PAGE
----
Ber­na­dine Burnell, a found­ing mem­ber of the ac­tion group and chair­man of gov­er­nors, says that pri­vate schools worry too lit­tle about re­cruit­ing new stu­dents. “Big schools are in­cred­i­bly smart about how they mar­ket them­selves and small schools have to in­vest smartly to keep pace with them,” she says. “We can’t just as­sume that our rep­u­ta­tion is go­ing to bring kids through the doors. But there are too many gov­er­nors who pitch up once a term for a sherry and con­grat­u­late them­selves about what a great job they are do­ing.”

But few takeover at­tempts are suc­cess­ful. When Put­ney Park, a girls’ school that oc­cu­pied four Ed­war­dian houses in south-west Lon­don, an­nounced in Fe­bru­ary that it would close this sum­mer, par­ents launched a res­cue mis­sion. “Ev­ery­body said, ‘We’ll fight to save the school,’ but they were all look­ing for an­other place for their child at the same time,” says Au­drey Pak­en­ham-Money, whose 11-year-old daugh­ter, Is­abella, would have started at the school this week. “The school left it late to tell par­ents who, quite rightly, thought of their own child first. If they got a place at an­other school, they took it.”

Is­abella had won a schol­ar­ship only a month be­fore­hand af­ter in­ter­views and a full day of ex­ams. She had pinned the let­ter con­firm­ing her place – in which Jan Black, the act­ing head­mistress, con­grat­u­lated her on her “in­nate and en­gag­ing tal­ent” – to her bed­room wall.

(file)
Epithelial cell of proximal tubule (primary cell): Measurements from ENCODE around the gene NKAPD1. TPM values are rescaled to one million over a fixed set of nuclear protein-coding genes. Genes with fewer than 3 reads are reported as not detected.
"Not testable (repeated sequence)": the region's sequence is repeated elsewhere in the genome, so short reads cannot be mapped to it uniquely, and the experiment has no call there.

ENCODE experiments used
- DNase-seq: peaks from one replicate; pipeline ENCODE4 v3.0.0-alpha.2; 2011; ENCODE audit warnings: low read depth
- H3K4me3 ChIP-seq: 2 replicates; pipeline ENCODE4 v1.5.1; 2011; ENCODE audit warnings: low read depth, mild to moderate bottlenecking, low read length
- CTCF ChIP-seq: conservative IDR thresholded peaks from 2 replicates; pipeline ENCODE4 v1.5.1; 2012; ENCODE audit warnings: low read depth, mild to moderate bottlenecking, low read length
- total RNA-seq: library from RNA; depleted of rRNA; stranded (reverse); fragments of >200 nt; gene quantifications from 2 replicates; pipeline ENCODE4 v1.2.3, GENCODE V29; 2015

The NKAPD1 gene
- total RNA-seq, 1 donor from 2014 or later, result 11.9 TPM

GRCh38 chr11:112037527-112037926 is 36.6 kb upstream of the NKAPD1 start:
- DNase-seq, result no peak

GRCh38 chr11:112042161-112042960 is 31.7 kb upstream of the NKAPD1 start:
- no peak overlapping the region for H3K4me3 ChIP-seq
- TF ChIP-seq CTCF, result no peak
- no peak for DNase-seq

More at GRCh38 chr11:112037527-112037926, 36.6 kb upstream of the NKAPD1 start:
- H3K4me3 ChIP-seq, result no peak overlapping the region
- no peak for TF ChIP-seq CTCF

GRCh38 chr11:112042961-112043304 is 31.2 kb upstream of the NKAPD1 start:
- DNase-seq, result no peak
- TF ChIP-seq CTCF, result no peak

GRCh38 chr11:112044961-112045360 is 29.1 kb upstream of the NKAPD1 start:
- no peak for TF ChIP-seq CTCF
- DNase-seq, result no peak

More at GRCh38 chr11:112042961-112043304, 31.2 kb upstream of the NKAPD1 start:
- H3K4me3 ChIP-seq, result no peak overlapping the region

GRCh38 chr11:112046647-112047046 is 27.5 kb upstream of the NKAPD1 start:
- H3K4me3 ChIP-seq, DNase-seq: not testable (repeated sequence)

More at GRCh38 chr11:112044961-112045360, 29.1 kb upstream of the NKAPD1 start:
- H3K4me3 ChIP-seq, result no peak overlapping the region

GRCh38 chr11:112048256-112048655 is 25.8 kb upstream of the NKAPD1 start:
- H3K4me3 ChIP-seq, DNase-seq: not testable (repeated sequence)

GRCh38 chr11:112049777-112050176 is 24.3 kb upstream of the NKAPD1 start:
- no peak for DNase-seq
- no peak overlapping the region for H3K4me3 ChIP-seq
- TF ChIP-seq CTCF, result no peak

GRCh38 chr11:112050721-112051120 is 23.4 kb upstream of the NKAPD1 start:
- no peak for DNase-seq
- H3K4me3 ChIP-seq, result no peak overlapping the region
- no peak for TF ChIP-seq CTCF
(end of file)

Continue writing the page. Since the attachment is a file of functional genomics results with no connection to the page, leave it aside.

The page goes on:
“When I told her it was clos­ing, she was hys­ter­i­cal,” says Pak­en­ham-Money. “It was very stress­ful for her. All the school­child­ren ask each other where they are go­ing next year and she went from know­ing her plans to think­ing, ‘I’ve got no school’. We’d missed the cut­off points for the other schools, be­cause you have to ap­ply the year be­fore. We had no Plan B.”

The fam­ily even­tu­ally found a place at a good school but oth­ers were not so lucky. “It worked out for us but I know par­ents who have ac­cepted places at schools they are not happy with be­cause there is no other op­tion.”

As for How­ell’s, only eight weeks ago, par­ents were danc­ing to a par­ents’ jazz band at the par­ent-teacher as­so­ci­a­tion ball, cel­e­brat­ing the end of an­other suc­cess­ful year. Now they must all find new schools. “Ellysse was do­ing so well that we for­got to think of the school as a busi­ness,” says Steve Grif­fiths. “Never just as­sume that ev­ery­thing is fine.”